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Following the current round of consultation with sheep and beef farmers, Beef+Lamb New Zealand expects the levy to ratchet from the original 45c per head to as much as $2 per head of cattle.
BLNZ general manager of policy and advocacy Dave Harrison confirmed that the revised levy on cattle would be struck at around the $1.80 per head level from late 2019 and would be invoiced until 2023.
This would push the BLNZ levy to $7 per head for cattle, 10 times the industry levy per sheep, which would remain at 70c per head.
Of the eradication costs of around $870million over the next 10 years, the dairy sector will need to pick up $262million and the beef sector has been allocated $17.4million.
About 77% of beef farmers had supported the original 2017 proposal of 45c per head, though that would have translated to a 25-year pay back period.
Dairy farmers, for their part, are facing a tougher two years, with an additional levy of 3.9c per kilogram of milksolids (kgMS) on the cards, effectively more than doubling the regular 3.6/kgMS levy collected by DairyNZ on behalf of MPI. This translates to around $6100 per year for an average farm milking 430 cows.
DairyNZ chief executive Dr Tim Mackle has said the expectation was the levy would be substantially reduced thereafter, though that presumes no other biosecurity responses are required in the meantime.
Otago and Southland beef farmers spoken to were pragmatic about the cost of the levy.
''We accept we've all got an interest in eradicating M. bovis, though it's tougher for those outside affected areas. We are used to paying levies, including the Tb slaughter levy, so I'd generally support the proposed increase in the context of a $1000 to $1500 animal,'' Waitahuna sheep and beef farmer Simon McAtamney said.
Federated Farmers meat and wool chairman Miles Anderson said M. bovis was not something beef and dairy farmers wanted to live with.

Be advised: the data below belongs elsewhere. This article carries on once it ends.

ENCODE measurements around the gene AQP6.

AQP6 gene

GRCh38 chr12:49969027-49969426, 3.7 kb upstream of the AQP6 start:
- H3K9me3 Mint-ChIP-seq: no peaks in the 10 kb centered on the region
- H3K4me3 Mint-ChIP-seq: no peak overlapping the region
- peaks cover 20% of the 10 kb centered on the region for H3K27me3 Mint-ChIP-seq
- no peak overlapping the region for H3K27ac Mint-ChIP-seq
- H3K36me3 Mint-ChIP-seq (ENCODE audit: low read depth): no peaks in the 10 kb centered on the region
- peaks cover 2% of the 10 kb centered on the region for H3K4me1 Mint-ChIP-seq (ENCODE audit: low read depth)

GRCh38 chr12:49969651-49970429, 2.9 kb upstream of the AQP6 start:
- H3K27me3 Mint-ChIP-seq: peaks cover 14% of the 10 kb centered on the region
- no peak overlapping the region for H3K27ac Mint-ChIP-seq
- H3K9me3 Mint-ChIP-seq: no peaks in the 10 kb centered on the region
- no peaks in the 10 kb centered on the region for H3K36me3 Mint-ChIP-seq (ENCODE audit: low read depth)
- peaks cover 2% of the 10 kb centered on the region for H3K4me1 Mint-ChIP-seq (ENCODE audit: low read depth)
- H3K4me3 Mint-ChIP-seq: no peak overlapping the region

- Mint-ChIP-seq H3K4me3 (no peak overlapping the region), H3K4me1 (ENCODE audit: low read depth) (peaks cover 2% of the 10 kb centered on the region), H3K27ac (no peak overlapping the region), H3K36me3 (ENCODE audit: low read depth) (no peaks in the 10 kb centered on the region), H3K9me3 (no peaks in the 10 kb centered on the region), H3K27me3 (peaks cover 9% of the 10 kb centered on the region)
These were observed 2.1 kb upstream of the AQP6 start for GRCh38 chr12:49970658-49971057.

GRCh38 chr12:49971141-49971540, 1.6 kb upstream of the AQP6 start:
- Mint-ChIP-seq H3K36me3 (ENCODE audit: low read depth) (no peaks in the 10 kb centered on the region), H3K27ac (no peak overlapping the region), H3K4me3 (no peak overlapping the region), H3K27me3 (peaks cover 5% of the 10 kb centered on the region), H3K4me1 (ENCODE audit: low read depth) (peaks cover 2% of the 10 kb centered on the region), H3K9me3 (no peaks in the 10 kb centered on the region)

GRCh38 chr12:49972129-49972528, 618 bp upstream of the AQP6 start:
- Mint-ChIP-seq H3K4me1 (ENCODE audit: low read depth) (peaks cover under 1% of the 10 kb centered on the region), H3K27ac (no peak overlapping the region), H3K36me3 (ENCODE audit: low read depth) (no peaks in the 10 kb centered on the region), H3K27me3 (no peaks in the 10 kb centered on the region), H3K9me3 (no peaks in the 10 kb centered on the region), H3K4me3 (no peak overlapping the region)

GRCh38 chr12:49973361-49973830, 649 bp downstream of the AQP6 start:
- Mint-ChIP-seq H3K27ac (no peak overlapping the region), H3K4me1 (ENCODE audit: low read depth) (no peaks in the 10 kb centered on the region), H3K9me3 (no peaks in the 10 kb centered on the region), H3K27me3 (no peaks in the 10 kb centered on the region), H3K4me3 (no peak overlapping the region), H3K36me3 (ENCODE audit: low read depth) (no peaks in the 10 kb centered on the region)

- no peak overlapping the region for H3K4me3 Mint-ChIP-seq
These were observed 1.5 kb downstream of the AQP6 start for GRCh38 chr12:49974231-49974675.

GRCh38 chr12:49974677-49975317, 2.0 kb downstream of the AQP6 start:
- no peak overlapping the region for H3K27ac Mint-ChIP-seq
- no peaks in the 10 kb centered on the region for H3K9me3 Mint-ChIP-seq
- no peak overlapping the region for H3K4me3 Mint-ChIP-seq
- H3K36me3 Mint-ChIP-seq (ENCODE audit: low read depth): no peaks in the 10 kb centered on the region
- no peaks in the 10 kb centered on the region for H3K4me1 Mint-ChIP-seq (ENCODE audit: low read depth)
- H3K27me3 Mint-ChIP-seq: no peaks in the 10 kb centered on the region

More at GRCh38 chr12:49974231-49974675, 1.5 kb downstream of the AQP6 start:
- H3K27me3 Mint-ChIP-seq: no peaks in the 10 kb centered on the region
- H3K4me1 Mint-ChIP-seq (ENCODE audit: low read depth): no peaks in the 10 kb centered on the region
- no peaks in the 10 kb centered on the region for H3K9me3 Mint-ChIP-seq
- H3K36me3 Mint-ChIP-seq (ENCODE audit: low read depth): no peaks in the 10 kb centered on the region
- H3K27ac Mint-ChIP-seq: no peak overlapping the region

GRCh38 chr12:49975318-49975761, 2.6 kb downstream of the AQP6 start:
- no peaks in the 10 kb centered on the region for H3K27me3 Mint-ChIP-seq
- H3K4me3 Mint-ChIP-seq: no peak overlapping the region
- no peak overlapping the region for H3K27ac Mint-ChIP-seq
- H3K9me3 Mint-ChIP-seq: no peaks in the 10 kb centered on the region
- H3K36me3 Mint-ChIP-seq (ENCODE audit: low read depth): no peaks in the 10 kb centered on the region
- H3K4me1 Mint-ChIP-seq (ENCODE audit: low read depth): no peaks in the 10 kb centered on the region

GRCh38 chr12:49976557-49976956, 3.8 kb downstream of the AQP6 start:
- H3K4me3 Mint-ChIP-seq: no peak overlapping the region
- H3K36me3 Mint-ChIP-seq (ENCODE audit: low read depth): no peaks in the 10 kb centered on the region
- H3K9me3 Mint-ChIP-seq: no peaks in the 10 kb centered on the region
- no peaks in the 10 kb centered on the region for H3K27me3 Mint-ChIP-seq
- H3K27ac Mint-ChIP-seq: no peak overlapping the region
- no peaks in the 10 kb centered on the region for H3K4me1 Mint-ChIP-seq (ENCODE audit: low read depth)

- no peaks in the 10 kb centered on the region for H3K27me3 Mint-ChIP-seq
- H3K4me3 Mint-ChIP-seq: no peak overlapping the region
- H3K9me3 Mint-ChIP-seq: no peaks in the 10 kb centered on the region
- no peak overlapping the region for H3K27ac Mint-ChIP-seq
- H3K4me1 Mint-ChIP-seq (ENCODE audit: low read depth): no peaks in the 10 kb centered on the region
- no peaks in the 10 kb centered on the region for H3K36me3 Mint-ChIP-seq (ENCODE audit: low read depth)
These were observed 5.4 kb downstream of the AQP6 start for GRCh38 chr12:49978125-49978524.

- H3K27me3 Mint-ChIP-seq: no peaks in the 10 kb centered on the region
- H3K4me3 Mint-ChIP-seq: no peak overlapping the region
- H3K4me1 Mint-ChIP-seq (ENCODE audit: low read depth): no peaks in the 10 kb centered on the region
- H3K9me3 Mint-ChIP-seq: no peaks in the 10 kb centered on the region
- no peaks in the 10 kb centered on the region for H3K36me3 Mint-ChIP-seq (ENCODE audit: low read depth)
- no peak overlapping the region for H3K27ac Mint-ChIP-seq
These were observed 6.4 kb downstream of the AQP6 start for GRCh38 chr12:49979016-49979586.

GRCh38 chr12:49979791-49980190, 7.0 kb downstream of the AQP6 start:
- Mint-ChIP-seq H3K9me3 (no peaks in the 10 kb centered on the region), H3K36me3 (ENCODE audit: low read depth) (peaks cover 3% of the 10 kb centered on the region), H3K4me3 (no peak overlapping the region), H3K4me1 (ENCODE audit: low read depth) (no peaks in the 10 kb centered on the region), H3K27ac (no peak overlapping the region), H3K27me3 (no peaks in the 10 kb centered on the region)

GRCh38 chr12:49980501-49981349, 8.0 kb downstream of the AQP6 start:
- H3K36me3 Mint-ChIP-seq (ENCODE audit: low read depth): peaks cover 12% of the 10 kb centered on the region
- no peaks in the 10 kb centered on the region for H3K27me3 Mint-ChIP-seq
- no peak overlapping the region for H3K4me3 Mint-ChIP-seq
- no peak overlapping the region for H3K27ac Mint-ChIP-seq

''Taxpayers are funding the majority of the response and compensation costs, with farmers also paying an additional sizeable portion. It shows we are willing to be a part of the solution.
''Finances on farms are tight at the best of times, with all the compliance and regulatory costs we're hit with, but we simply have to help shoulder the costs of the eradication campaign. The alternative was doing nothing and the ultimate costs of taking that path would have been horrendous.
''By having levy bodies involved, farmers have the right to hold them to account for their part in the process.''
In terms of the BLNZ proposal, the maximum levy payable under the Biosecurity Act would increase to $2 a head, although different levy rates would be set for different classes of cattle and there is also a proposal to raise the maximum amount payable under the Government Industry Agreement (GIA) on biosecurity to $5million annually.
Richard Hore, of Beaumont Station, near Millers Flat, said while he had not kept up with the process, there were general concerns around non-commercial costs.
''Levies tend to be a grudge payment, for which we have historically got little value, so the main thing is to ensure the higher levy is here to stay once M. bovis is eradicated.''
Mr Harrison suggested that would not be the case.
''As we fall from intensive eradication to surveillance, the costs of the M. bovis eradication programme will reduce, falling to around 70c per head from 2023 and 20c per head for remaining period.''
''Farmers are generally a resilient bunch and we try to work together as a community to support each other when times are tough. Together, we'll get through this,'' Mr Anderson said.
The BLNZ consultation closes on Friday.
-By Brent Melville